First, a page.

Massage Therapy Reduces Pain in Mothers After Caesarean Birth
Massage therapy has been increasingly found to be an effective means of reducing pain and dysfunction with musculoskeletal conditions. The question examined in this study is whether massage therapy would be beneficial in women who have had a Caesarean birth (C-Section).
A study published in the Journal of Obstetric, Gynecologic, & Neonatal Nursing evaluated the efficacy of massage therapy to reduce postoperative pain in primiparous (pregnant for the first time) women on Postoperative Day 1 and Day 2 after unplanned caesarean birth.
The study was a randomized controlled trial with three groups: treatment/intervention (Group 1), control or standard care (Group 2), and individualized attention (Group 3). The setting was at family/newborn units of a large teaching hospital in the Northeastern United States. A total of 165 women who experienced unplanned caesarean births of a newborn (at term gestation) were included in the study.
Participants were randomized into three groups: those in Group 1 received 20-minute massage therapy, those in Group 2 received the usual standard of care at the hospital, and those in Group 3 received 20 minutes of individualized attention (that did not include massage therapy). On Postoperative Day 1 and Day 2, participants completed questionnaires to measure overall pain, stress, and relaxation at directly after care and again 60 minutes later. Daily numeric pain ratings and medication consumption data were recorded.
Participants in the intervention group had increased relaxation, decreased pain, decreased stress, and decreased opioid use on Day 1 and Day 2 of the hospital stay compared with the other groups. Additionally, opioid use in the intervention group decreased linearly, whereas the control groups had a nonlinear pattern of change.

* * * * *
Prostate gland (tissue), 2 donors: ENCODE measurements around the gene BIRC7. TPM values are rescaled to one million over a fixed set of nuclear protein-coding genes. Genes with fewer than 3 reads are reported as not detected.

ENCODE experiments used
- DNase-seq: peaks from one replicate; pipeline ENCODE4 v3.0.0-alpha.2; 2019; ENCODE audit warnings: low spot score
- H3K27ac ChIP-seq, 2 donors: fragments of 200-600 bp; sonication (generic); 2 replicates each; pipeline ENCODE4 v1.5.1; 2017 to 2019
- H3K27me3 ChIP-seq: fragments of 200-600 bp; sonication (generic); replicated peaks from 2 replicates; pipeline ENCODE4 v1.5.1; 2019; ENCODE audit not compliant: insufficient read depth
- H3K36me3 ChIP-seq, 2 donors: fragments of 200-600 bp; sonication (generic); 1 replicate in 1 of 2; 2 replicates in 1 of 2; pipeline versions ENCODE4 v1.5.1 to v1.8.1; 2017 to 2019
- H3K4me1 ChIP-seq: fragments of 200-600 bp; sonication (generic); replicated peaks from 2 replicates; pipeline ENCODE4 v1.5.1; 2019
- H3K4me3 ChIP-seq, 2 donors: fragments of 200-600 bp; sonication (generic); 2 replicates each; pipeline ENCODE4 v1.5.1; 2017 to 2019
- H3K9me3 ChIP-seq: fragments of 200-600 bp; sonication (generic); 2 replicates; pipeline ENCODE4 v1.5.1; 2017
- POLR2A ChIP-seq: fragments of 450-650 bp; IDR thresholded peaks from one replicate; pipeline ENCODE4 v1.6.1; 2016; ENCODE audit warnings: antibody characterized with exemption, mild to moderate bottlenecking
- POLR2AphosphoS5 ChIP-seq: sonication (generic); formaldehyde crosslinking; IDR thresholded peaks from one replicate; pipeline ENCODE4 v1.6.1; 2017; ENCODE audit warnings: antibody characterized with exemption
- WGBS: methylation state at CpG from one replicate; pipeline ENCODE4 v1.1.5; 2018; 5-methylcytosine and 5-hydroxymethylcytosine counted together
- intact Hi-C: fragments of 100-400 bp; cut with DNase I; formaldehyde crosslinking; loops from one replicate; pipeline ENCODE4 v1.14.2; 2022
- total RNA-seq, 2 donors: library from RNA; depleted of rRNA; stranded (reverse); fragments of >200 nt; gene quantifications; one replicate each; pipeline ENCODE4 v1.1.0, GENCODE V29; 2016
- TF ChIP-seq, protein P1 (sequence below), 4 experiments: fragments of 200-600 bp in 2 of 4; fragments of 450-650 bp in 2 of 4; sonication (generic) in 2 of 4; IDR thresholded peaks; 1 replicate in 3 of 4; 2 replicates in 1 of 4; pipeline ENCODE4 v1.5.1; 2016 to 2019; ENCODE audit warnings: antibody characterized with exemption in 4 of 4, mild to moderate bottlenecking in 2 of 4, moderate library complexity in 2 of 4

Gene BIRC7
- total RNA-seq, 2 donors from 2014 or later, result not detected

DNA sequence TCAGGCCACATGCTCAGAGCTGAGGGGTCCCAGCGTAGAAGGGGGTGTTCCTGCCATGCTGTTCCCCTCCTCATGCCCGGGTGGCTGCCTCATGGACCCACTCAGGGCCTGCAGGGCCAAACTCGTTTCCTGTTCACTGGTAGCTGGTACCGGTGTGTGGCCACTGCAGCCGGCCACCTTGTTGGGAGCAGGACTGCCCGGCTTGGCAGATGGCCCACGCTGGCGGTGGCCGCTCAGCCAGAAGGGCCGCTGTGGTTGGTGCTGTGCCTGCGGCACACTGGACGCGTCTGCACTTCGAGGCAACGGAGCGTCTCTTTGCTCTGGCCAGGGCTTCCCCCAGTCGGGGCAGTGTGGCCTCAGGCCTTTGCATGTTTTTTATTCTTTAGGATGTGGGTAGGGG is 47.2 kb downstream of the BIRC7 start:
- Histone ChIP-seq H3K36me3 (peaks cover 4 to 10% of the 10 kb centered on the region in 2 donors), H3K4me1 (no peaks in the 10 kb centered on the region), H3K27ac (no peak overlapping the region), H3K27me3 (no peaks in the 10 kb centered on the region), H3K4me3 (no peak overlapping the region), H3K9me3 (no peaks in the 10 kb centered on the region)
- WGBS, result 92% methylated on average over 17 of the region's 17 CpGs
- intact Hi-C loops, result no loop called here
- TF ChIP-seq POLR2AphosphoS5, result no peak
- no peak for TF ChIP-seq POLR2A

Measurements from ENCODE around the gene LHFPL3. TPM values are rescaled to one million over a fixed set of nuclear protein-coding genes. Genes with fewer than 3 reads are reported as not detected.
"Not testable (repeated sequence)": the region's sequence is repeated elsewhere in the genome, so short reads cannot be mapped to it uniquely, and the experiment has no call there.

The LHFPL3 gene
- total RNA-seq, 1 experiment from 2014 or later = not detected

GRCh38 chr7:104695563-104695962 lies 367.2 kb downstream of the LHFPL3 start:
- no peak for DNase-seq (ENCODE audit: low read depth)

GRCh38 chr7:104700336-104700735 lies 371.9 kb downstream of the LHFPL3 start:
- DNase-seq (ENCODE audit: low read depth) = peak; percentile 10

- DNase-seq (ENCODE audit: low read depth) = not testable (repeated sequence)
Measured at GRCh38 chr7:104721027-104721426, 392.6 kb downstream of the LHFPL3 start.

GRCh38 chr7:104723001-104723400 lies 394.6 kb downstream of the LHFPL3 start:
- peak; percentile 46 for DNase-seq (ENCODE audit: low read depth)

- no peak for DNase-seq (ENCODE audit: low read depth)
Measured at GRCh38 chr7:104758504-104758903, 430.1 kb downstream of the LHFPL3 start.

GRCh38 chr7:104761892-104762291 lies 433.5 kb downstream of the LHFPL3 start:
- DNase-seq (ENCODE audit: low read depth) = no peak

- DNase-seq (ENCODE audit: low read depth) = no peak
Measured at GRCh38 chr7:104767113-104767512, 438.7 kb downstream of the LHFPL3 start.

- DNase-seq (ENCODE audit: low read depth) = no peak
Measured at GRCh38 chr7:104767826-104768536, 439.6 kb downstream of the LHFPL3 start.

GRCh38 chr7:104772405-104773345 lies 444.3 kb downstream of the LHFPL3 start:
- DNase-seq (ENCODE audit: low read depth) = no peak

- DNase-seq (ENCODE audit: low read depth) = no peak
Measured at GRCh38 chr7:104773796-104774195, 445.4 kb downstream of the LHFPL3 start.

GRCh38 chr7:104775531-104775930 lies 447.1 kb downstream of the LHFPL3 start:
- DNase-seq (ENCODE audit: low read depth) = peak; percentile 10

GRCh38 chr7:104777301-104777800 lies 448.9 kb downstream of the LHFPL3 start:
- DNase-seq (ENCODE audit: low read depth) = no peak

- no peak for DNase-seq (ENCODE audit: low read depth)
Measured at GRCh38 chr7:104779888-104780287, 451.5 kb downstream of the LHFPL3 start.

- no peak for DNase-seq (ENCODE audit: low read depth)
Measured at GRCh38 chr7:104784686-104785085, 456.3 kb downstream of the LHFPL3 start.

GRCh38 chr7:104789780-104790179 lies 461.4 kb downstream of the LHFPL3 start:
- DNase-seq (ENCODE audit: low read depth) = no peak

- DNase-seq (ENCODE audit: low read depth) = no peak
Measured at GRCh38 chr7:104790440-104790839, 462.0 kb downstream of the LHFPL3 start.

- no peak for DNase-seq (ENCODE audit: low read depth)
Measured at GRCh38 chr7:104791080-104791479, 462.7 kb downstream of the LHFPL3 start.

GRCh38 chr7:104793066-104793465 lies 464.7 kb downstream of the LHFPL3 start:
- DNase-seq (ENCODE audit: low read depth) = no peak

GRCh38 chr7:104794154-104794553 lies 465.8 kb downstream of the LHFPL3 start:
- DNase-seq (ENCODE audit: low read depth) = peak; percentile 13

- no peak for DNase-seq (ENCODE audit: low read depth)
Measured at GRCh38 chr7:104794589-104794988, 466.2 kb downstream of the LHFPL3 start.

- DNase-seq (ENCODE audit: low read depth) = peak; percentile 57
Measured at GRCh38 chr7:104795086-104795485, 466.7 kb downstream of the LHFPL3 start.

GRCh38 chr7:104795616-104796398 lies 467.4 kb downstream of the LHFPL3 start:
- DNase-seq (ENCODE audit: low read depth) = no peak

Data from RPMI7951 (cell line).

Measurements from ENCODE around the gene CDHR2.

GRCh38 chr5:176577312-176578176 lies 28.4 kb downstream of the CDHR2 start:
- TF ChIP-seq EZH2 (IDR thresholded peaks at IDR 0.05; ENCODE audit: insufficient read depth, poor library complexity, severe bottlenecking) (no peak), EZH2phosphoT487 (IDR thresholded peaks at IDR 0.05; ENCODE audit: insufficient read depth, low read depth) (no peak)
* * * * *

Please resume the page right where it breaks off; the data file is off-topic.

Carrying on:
The authors concluded that massage therapy during postoperative hospitalization improved relaxation and decreased pain, stress, and opioid use in this sample of women after unplanned caesarean births (C-Sections).
Comment by Joseph Muscolino
Given that caesarean birth involves an operation that itself involves the musculoskeletal (neuro-myo-fascio-skeletal) system, it is not surprising that massage therapy would be effective in alleviating pain and dysfunction. After all, massage therapy is an extremely effective way to address the physical mechanics of the human body as well as the neural mechanics. I am confident that as further studies are done, we will find that all types of manual and movement therapies are effective for all types of musculoskeletal conditions. Of course, we manual therapists and movement professionals do not need to wait for these studies to be done. We can safely and effectively implement our profession now by understanding the mechanics of the client’s condition and matching it with the mechanics of our treatment tools!
This blog post article was created in collaboration with www.terrarosa.com.au.
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